Today Vienna and I went on a photowalk in Rotterdam with two more experienced photographers. The two other photographers are Esther Seijmonsbergen and Bram du Saar from Digital Exposure Photography. The goal for today was to learn more about composition while discovering some of the hidden photography spots in Rotterdam. Because of the rain we did spend a lot of time inside subway- and train stations. Luckily the weather got better just after the sun went down. This gave us the opportunity to shoot some awesome photos at Rotterdam Centraal, but more about that further down this post.

Composition at Kop van Zuid

Our walk started around 15:00 at the Wilhelminaplein subway station. Armed with lots of glass and a few cameras we went outside to Kop van Zuid. Here we find some well known buildings such as Hotal New York, Erasmusbrug, Toren op Zuid, Nieuwe Luxor Theater, Maastoren and De Rotterdam. We walked towards the Maastoren and there Bram explained the concept of leading lines. This is a technique of composition where the attention is drawn to lines in a photo that lead to the main subject of the photo.

I added two photos that show this technique. The first one has a lot of numbers on the ground in a grid. The grid leads your eyes towards the Erasmusbrug. The seconds photo shows this even better in my opinion. On this photo you can see the Toren op Zuid at the end of the bridge and the lines (bridge walls) guide your eyes towards it.

NIKON D3400 + 10.0-20.0 mm f/4.5-5.6 @ 10mm, f/8, 1/50sec, ISO-100
NIKON D3400 + 10.0-20.0 mm f/4.5-5.6 @ 10mm, f/8, 1/80sec, ISO-100

Symmetry and reflection at Wilhelminaplein

When it started to rain again, we wen’t back inside into Wilhelminaplein subway station. This particular subway station features lots of lines and shapes that allow you to create some interesting compositions. Near the entrance are two great features. One is a mirror on the wall, the other is the moving walkway towards the center of the subway station.

After taking a few interesting shots here, we took the subway to Rotterdam Centraal Station.

Stationsplein with the facade of Rotterdam Centraal Station in the background.

NIKON D3400 + 35.0 mm f/1.8 @ 35mm, f/5.6, 1/25sec, ISO-800

Long exposure at Rotterdam Centraal Station

When we arrived the rain had stopped. We took some photos and sat down for a drink at Engels and gave our feet some rest. In the meanwhile I switched to the 10.5mm f/2.8 Fisheye lens. Then blue hour started, time to go outside again.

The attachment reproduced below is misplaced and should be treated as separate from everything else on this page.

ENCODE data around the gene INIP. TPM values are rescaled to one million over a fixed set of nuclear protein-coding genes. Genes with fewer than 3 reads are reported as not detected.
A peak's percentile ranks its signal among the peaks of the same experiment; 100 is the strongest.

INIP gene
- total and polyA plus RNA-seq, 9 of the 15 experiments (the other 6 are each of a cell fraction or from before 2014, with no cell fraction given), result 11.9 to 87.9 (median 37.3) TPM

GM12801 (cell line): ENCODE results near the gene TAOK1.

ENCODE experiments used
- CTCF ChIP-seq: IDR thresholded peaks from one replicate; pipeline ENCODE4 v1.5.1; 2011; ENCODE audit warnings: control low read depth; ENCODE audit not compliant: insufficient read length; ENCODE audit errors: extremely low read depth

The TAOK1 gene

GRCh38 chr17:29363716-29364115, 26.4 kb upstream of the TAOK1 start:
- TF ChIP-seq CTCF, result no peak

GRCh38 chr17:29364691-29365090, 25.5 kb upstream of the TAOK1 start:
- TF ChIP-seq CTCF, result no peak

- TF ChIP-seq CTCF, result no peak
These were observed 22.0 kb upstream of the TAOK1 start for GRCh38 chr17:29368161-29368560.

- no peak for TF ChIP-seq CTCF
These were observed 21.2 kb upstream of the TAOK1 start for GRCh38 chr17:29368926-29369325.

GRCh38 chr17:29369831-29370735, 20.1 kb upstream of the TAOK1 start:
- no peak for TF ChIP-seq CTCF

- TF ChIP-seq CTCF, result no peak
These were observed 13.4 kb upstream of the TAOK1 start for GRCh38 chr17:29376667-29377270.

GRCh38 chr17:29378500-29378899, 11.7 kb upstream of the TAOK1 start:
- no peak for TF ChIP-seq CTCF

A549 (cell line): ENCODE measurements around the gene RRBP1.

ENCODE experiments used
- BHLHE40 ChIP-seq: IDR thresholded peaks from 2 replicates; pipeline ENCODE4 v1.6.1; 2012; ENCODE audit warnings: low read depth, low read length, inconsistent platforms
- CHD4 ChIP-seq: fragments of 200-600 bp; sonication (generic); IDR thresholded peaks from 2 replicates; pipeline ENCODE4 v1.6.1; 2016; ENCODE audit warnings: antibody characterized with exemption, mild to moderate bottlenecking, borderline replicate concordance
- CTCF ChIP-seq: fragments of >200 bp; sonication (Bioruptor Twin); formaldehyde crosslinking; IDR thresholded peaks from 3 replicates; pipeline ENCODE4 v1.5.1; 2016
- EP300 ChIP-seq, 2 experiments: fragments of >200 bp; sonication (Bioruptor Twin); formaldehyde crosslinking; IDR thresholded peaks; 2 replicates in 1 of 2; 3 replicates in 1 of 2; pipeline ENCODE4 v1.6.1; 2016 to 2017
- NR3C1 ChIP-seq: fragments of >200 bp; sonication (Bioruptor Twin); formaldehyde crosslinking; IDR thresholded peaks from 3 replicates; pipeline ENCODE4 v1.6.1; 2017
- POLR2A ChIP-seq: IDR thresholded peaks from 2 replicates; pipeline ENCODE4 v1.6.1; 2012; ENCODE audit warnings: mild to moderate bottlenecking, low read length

We took some nice photos of Centraal Station from various angles. I always liked taking photos after dark with city lights.

Bram told me about shooting pedestrian crossings with a fisheye lens, so I wanted to try that right away. The result is visible below. This is by far my favorite of the day.

Pedestrian crossing at night with a fisheye lens.

NIKON D3400 + 10.5 mm f/2.8 @ 10.5mm, f/8, 4sec, ISO-100

More symmetry at Blijdorp

The last photo stop for today was Blijdorp subway station. Blijdorp subway station lies 18 meters below street level and is the deepest subway station of Rotterdam.

Many photographers like this spot because of the endless escalators en symmetry found here. A lot of glass and light is used in the construction of this building, that makes it a real interesting picture. Since the fisheye lens was still mounted on my camera I decided to try it here as well. I think the result says enough.

Today I made some real nice pictures with a fisheye lens. I never thought I would use it for those kind of photos but I’m glad I did. It surprises me that many photographers think the fisheye lens is just a gimmick or a fun effect. From today on I am a big fan of the fisheye lens.

NIKON D3400 + 10.5 mm f/2.8 @ 10.5mm, f/8, 1/3sec, ISO-100

Thank you for reading. I hope you’ve enjoyed this post about my first photowalk. What do you think about a fisheye lens? Let me know in the comments below or send me a message with your thoughts. If you have any questions or feedback, please let me know in the comments at the bottom of this page. Or contact me via the contact page.

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